Sec.140. If a body corporate commits an offence under this Act or its subsidiary legislation, a person who at the time of the commission of the offence was a director, a member of the management committee, a member of the subsidiary management committee, a member of the joint management committee, chief executive officer, manager, secretary or other similar officer of the body corporate or was purporting to act in any such capacity or was in any manner or to any extent responsible for the management of any of the affairs of the body corporate or was assisting in such management-

(a) may be charged severally or jointly in the same proceedings with the body corporate; and

(b) if the body corporate is found guilty of the offence, shall be deemed to be guilty of that offence unless, having regard to the nature of his functions in that capacity and to all circumstances, he proves-

(i) that the offence was committed without his knowledge, consent or connivance; and

(ii) that he had taken all reasonable precautions and exercised due diligence to prevent the commission of the offence.

The SMA has recognized that sometimes non-compliance to certain provisions in the SMA committee members in the Management Bodies is done without knowledge and intention. To address this issue, certain provisions in the SMA which make it a crime for not complying with certain obligations or duties contain defence provision which the public can rely upon. In the same Section 140 of the SMA, a committee member can argue as a defence that the offence committed by the Management Bodies was committed without his knowledge, consent or connivance and he had taken all reasonable precautions and exercised due diligence to prevent the commission of the offence.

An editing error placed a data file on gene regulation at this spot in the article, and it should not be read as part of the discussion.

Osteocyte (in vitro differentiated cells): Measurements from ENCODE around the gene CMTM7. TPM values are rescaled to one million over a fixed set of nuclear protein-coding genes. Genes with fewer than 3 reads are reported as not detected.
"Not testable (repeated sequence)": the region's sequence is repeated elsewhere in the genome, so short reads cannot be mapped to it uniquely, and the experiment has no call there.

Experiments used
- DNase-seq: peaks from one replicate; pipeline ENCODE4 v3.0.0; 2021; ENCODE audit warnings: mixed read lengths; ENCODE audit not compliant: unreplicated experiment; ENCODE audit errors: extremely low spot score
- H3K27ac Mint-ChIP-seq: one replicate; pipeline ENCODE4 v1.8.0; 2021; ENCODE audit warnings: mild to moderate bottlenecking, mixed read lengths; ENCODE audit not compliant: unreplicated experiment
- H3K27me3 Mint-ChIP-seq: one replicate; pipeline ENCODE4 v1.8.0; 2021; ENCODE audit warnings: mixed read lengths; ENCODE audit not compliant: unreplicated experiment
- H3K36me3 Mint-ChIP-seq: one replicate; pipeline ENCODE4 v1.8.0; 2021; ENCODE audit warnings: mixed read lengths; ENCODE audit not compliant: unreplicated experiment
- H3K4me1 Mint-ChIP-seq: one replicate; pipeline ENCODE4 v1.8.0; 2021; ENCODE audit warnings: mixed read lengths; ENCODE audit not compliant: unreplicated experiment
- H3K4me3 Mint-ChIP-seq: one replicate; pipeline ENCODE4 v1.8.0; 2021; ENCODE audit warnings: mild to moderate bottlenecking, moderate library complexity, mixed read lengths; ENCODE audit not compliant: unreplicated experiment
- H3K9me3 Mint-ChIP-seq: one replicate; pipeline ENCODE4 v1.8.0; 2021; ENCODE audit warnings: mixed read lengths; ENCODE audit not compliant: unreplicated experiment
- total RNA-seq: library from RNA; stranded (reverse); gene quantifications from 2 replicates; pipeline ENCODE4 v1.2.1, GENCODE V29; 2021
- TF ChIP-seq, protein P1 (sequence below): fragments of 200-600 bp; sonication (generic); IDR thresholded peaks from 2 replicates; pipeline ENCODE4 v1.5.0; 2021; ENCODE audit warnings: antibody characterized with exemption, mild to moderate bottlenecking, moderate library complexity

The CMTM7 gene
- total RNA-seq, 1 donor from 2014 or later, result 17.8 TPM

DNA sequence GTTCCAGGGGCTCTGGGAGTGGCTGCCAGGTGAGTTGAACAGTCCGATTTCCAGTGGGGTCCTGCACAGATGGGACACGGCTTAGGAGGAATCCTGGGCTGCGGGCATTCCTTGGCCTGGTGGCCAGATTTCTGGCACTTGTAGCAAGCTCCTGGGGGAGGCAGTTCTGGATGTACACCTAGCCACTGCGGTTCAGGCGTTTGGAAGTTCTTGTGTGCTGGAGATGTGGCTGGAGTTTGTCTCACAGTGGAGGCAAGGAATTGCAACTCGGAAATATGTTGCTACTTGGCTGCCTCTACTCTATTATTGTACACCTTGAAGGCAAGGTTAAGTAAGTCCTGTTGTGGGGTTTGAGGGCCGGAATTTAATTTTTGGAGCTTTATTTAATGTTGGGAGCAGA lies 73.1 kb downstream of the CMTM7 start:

Similar defences can be also found in Sections 26 and 52 (duties in relation to accounts) and Section 27 (handling over during transition from joint management body to management corporation).

However, it appears that it is not easy to rely on the defence as pleading ignorance alone on the commission of offence is not sufficient. The existence of the word ‘and’ between the 2 limbs of the defence provision means one must also prove that he or she had made effort to prevent the commission of that offence.

Conclusion

While the laws address the need to prevent abuse in the Management Bodies to safeguard the interest of all the purchasers and proprietors in stratified developments, it must also recognize that the public’s understanding on the relatively new SMA is still very limited. Until the day when there is better understanding among the public over the SMA, perhaps we have to reconsider whether it is reasonable to impose such a heavy burden on the committee members in the event of bona de non-compliance with the SMA. After all, being a committee member in the Management Bodies is a voluntary service.

  • This article is written by Koh Kean Kang, a practicing lawyer and it has been contributed to National House Buyers Association (www.hba.org.my) towards Education, Information and Empowerment